The Shard towers, if that is the word, high into the sky. OK, says the gal, in Asia it would be nothing but here in Europe, especially London, it stands out as the highest building in the whole of the EU, and it includes the city’s most striking new luxury hotel. The Shard is 310 metres, or 1,016 feet high, and Renzo Piano’s design gave it its name. It has glass panels sticking out at all angles. Renzo Piano is known to despise skyscrapers, but the developer, Irvine Sellar, flew to Berlin to host him to lunch, and Mr P. immediately started drawing sketches on the back of the menu. This, seen here from the adjacent London Bridge, is the result today.
The 202-room Shangri-La At The Shard, London, is on floors 34 (banquet rooms) through to 52 (bar and pool, of which more later). Views from all the bedrooms are amazing. From 4903, a corner room, I look down at The Thames, with HMS Belfast. To my left is London Bridge, to my right is Tower Bridge, with, the other side, the tiny-tiny Tower of London. Since I am currently reading a book on the Tudors, and nearly every night Henry VIII sends yet another obstreperous duke or princeling, or yet another wife, on a one-way trip to the Tower, it is amazing to see the Tower now looking like a Lego toy.
There are so many outstanding features about the hotel, which only had its first guest on May 6th, 2014. I love the uniforms, especially the two-greys coats and matching dresses, with pearls, that some of the ladies wear – all the hiring, by the way, was done through social media, with over 6,000 enquiries for 350 jobs, half going to people who had never worked in a hotel before. Front desk is on the 35th floor, which flows to afternoon tea lounge, sip while you soak up that view, and the all-day Ting (‘living room’) restaurant. Loved having dinner there, trying chef Emil Minev’s beetroot sampler, a vaguely Japanese presentation, but then he was last cooking in Tokyo.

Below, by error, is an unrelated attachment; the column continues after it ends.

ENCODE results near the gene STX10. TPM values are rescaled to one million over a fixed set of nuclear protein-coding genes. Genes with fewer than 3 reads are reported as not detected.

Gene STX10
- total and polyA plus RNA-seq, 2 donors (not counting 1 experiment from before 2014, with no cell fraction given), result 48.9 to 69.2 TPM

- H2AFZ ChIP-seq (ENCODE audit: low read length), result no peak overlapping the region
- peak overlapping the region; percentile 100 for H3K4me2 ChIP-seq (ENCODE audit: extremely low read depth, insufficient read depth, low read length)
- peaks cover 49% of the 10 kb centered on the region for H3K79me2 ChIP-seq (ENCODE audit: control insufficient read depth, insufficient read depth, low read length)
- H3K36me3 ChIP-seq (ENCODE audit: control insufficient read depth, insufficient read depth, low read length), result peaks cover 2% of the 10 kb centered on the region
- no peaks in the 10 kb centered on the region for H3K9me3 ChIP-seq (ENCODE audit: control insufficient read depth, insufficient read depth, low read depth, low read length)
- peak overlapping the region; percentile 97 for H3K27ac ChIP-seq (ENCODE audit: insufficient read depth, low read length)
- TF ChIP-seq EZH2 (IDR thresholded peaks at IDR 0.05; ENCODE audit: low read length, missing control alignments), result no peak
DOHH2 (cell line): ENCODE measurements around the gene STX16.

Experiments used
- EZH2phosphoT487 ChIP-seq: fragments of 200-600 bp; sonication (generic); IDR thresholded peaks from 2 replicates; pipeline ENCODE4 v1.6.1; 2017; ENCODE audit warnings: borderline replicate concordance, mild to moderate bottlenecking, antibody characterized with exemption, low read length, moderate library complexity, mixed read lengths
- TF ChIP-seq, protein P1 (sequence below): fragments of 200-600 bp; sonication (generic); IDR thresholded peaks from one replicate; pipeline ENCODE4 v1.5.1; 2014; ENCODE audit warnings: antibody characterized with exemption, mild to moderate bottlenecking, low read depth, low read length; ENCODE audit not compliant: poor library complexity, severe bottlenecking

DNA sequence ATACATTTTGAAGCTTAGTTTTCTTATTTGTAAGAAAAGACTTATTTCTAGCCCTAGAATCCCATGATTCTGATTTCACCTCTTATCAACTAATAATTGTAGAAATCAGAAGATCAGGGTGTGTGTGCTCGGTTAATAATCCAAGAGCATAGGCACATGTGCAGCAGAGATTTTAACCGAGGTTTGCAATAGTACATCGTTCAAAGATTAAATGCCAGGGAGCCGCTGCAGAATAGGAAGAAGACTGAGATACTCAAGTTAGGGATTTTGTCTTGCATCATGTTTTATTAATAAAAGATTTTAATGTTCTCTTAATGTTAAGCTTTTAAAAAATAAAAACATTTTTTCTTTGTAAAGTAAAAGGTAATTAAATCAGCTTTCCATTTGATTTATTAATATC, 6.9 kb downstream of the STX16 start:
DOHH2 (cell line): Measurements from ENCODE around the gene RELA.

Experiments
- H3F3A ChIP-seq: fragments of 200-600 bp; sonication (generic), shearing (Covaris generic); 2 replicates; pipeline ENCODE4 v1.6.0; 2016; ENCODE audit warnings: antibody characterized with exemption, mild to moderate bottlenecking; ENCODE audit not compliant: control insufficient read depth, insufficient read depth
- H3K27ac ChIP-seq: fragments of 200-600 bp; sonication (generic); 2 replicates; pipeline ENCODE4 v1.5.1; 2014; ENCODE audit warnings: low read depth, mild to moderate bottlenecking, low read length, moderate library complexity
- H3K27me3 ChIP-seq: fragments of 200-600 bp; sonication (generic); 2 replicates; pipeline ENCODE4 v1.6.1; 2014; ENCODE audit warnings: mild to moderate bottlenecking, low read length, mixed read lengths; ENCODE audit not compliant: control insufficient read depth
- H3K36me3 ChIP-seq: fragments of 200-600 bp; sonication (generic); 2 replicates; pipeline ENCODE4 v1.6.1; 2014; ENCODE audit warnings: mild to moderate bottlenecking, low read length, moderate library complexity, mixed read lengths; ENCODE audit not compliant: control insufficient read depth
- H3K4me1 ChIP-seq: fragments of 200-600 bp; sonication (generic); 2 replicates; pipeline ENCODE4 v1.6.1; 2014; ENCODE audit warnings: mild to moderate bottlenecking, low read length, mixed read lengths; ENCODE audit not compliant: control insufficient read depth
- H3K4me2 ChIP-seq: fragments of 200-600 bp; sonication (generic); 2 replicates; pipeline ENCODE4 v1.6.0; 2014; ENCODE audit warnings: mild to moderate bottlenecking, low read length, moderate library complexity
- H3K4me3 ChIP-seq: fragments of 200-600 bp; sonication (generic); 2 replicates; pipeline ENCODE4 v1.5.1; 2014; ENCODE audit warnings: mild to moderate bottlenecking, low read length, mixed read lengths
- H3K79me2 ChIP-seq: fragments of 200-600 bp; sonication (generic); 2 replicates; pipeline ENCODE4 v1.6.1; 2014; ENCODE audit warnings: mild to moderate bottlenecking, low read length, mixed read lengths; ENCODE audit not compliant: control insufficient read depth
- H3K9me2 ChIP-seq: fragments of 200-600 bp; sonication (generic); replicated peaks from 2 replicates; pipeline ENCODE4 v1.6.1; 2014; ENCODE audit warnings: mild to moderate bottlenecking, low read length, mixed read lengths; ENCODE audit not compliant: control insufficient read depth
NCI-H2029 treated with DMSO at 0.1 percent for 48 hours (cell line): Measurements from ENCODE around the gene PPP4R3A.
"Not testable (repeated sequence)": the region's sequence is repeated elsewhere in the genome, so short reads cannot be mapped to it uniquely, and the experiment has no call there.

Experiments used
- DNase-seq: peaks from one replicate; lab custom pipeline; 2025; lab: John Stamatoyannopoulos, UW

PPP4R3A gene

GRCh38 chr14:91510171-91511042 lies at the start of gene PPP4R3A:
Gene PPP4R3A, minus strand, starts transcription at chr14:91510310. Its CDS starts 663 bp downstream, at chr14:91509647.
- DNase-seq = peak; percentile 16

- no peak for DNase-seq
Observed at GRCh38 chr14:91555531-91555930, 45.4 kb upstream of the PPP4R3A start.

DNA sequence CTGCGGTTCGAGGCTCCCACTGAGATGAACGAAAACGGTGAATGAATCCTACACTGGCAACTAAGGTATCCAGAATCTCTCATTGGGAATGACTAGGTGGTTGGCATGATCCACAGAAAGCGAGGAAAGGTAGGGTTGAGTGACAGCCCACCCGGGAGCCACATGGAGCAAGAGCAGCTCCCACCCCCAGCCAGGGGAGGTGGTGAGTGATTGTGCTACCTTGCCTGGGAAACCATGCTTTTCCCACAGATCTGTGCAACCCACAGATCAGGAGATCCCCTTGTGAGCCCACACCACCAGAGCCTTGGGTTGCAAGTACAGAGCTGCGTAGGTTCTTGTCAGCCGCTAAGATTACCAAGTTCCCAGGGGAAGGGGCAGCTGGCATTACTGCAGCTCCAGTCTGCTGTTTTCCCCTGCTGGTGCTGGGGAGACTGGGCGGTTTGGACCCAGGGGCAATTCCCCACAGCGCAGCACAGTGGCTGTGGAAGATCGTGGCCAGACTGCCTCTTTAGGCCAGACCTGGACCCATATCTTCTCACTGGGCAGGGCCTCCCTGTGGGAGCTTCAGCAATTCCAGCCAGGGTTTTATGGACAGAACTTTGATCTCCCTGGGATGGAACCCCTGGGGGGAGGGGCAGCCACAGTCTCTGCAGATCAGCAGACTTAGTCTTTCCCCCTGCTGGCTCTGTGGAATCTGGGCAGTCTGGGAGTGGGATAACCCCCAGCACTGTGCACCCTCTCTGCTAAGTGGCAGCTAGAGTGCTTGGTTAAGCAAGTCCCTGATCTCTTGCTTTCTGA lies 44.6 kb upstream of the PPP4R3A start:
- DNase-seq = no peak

The Crimson Pinot Noir 2012 tasted even better out of the narrow-stemmed glass, which is Riedel. Food-wise, everything is local as possible, with meat, say a 400-gram rib eye which comes on a wooden platter, sourced from nearby Borough Market, a real venue for foodie tourists, by the way. It was an eye-opener to me to discover this part of London. The hotel is directly above London Bridge main-line rail, and underground (tube, subway), one stop to Bank, two stops to Waterloo. Come out of the hotel and walk five minutes to the pier for ferries to Greenwich and the O2, go along the Thames embankment to the Globe for Shakespeare in the round, or the Royal Festival Hall. Shop in Hays Lane, or at Borough Market.
Hotels rarely open precisely on time. Gong (‘high in the sky’) bar, on the 52nd floor, opened the night after my visit, but I previewed one of its many gins, a locally-distilled Jensen’s Bermondsey Gin, 43% alcohol. Luxury travel tip: make a reservation far ahead if you want a two-hour slot, cocktails in the sky – the bar opened with 3,000 bookings. I was privileged, on my short visit, unofficially to declare the 52nd floor gym open. Run your heart out, with the City of London displayed beneath you, and recover by having a massage in your bedroom. Do as I did, head back down to Ting for Yorkshire Dales bio-yoghurt, specially sourced by the chef, and preserves that French juice king, Alain Milliat, has labeled for the hotel (I told him if he did not, I would go to a competitor, says Emil Minev, with a laugh).
The swimming pool, also on the 52nd floor, still has a bit of work to be done, as the photo shows. But when it is up and running, Gong will flow over into the pool area, with security, I am told, making sure that no-one who has had a little bit too much from the champagne counter, tries to show off his, or her, back stroke. Another special feature about this luxury hotel is that it is licensed for weddings up here. Hold your nuptials pool side, and the view comes too.